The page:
Last week we looked at the front-runners, so this week we'll look at how the two teams chasing them - Mercedes and Renault - have battled it out for the 'best of the rest'.
MERCEDES AND RENAULT
Both Mercedes and Renault started the year with high hopes of breaking into the top three, Mercedes having switched early to working on their 2011 car and Renault hoping a radical design coupled with momentum from a strong finish to 2010 would see them step up a level.
The black-and-gold Renaults got off to a flyer, taking two podiums in the first two races and clocking up 30 points as the silver arrows of Mercedes netted a total of just two points for Michael Schumacher's seventh place in Malaysia.
Since then, however, Renault have wobbled and Mercedes have slowly overcome them to take a 14-point advantage in the standings - but neither team is where they wanted to be, with Ferrari, who are at the back of the front-running trio, now on more than three times the points of Renault and Mercedes some 135 points behind.
What has been intriguing with both these teams, however, has been the relative performance of their drivers.
Mercedes had hoped Schumacher would be the man to lead them to glory last year, but he struggled to get a handle on a new F1 that was very different to what he knew when he had taken his first retirement. He promised a marked improvement this year but has fallen short again.
Team-mate Nico Rosberg has out-paced Schumacher in qualifying in all but one Grand Prix so far this year, creating a 10-1 scorecard that makes embarrassing reading for the seven-times world champion. Rosberg is consistently in the top 10 shoot-out and averages 6.5 on the grid, but Schumacher has missed the cut four times and his average reflects that, down at 9.7.
But for all Rosberg's success on Saturdays, his performances on Sundays have failed to live up to the promise and only once has he managed to finish higher than he started, when he went from ninth to sixth in Britain. Indeed, if he had converted all his grid positions, he would be on 77 points rather than 48.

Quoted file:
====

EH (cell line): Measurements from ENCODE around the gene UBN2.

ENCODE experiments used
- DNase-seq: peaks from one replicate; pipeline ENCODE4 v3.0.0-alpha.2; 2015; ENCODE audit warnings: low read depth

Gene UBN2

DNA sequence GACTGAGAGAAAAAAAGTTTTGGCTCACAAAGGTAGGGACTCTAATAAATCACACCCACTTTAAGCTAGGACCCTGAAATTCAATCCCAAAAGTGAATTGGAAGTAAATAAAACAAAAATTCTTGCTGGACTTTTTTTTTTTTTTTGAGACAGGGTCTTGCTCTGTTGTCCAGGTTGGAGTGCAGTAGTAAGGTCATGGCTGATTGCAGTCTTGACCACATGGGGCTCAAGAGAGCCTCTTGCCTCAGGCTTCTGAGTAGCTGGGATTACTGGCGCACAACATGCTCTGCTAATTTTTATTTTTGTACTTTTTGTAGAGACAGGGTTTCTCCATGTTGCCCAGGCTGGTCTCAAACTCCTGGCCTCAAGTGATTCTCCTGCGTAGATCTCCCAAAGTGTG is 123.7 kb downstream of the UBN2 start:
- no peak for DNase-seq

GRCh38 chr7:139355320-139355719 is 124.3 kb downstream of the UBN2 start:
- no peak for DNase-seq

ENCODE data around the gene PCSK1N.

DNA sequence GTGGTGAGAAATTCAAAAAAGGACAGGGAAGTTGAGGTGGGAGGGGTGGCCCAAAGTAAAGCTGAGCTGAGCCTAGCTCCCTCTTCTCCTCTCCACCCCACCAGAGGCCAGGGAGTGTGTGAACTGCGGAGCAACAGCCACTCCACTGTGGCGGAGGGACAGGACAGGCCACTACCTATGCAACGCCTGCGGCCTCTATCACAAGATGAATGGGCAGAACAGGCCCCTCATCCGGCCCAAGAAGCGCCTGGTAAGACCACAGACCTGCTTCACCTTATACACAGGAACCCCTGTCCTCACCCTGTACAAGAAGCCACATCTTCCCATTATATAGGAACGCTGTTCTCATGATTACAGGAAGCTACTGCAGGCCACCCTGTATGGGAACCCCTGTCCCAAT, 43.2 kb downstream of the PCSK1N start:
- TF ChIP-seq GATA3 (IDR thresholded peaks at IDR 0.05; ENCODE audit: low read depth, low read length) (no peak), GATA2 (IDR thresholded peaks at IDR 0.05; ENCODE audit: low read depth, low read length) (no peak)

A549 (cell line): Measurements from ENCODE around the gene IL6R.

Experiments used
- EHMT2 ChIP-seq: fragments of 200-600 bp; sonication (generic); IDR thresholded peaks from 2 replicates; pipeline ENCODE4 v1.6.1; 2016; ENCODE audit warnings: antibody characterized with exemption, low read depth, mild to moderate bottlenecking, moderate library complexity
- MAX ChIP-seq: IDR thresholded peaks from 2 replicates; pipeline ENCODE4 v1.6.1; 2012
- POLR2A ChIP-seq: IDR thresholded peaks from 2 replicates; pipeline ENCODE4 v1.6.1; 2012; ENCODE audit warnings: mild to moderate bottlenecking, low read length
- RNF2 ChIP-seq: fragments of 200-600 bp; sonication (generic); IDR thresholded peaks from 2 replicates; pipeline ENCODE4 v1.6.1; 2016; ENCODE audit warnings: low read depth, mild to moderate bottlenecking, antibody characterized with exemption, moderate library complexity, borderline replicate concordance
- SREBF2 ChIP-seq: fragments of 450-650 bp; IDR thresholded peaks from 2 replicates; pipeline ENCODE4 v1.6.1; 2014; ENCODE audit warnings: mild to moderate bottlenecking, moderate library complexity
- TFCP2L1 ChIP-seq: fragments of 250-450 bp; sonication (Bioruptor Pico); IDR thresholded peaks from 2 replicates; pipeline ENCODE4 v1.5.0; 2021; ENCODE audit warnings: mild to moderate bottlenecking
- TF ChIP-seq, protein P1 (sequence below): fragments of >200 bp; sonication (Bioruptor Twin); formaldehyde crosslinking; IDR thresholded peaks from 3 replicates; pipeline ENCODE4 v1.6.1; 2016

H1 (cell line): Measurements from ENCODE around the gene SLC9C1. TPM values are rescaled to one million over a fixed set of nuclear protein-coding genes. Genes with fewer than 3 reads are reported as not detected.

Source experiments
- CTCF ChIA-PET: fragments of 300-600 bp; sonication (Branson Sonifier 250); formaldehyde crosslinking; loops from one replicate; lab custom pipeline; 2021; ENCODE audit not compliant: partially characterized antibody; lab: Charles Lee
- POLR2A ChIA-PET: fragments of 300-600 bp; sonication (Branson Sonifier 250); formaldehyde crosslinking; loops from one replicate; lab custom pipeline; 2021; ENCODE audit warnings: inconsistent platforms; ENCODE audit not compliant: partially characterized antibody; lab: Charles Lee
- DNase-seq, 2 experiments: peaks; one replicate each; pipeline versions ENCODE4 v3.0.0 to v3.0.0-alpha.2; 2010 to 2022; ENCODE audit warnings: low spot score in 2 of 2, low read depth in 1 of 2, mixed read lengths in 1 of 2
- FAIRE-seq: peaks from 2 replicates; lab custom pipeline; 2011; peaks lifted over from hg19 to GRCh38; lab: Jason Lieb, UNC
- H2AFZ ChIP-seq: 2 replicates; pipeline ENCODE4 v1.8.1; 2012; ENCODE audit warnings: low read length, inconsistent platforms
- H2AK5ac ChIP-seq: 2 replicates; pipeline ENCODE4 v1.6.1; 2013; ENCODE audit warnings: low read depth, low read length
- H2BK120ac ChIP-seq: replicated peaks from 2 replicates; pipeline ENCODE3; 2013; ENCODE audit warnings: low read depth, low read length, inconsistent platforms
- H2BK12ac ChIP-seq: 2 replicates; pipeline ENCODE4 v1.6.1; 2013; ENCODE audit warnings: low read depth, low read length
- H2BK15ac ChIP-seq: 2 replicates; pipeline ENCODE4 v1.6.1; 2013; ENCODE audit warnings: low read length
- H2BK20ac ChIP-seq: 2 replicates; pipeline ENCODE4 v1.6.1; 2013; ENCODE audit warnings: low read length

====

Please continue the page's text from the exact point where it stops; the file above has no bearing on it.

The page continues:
Schumacher, meanwhile, has risen through the field on six occasions and although his lower grid places have given more chance to do that, he has actually scored 32 points compared to the 25 he would have got if he had just maintained his starting places.
Rosberg is still ahead 5-3 in the races that the two have both finished but the average position gap is much less than in qualifying, with Rosberg on 8 and Schumacher just 1.1 back on 9.1. If Schumacher can find a way to improve in qualifying, then, it seems he still has a chance to get a handle on his team-mate in races.
At Renault, meanwhile, Nick Heidfeld was brought in as their 'star', replacing the injured Robert Kubica, but he has been a disappointment and the man who was supposed to be playing a supporting role, Vitaly Petrov, has become the surprise performer.
Qualifying has been Heidfeld's downfall, with his average grid spot down at 13 compared to Petrov on 9.4. Given their competitiveness at the start of the season, the two Renaults would have been expected to make the top-10 shootout every time, and Petrov did just that in the first seven races but Heidfeld missed out on four occasions. The team's performance then had a sudden drop, and both drivers have made the top 10 just once each in the last four events, but Petrov still holds an 8-3 qualifying advantage over the German.
In the races, things flip around and Heidfeld has been more successful, leading 6-2 in the races they have both finished. But aside from his single podium, finishing seventh and eighth is not good enough for a team of Renault's level, and both drivers are under pressure.
Given that Heidfeld was expected to lead, he in particular has been forced to fend off some critical questions and being replaced by Bruno Senna in Hungary was a clear nudge from team boss Eric Boullier. Heidfeld says he feels he's done well, but you get the feeling he'll have to do better to be in F1 again next year.
NEXT WEEK: The rest of the field under scrutiny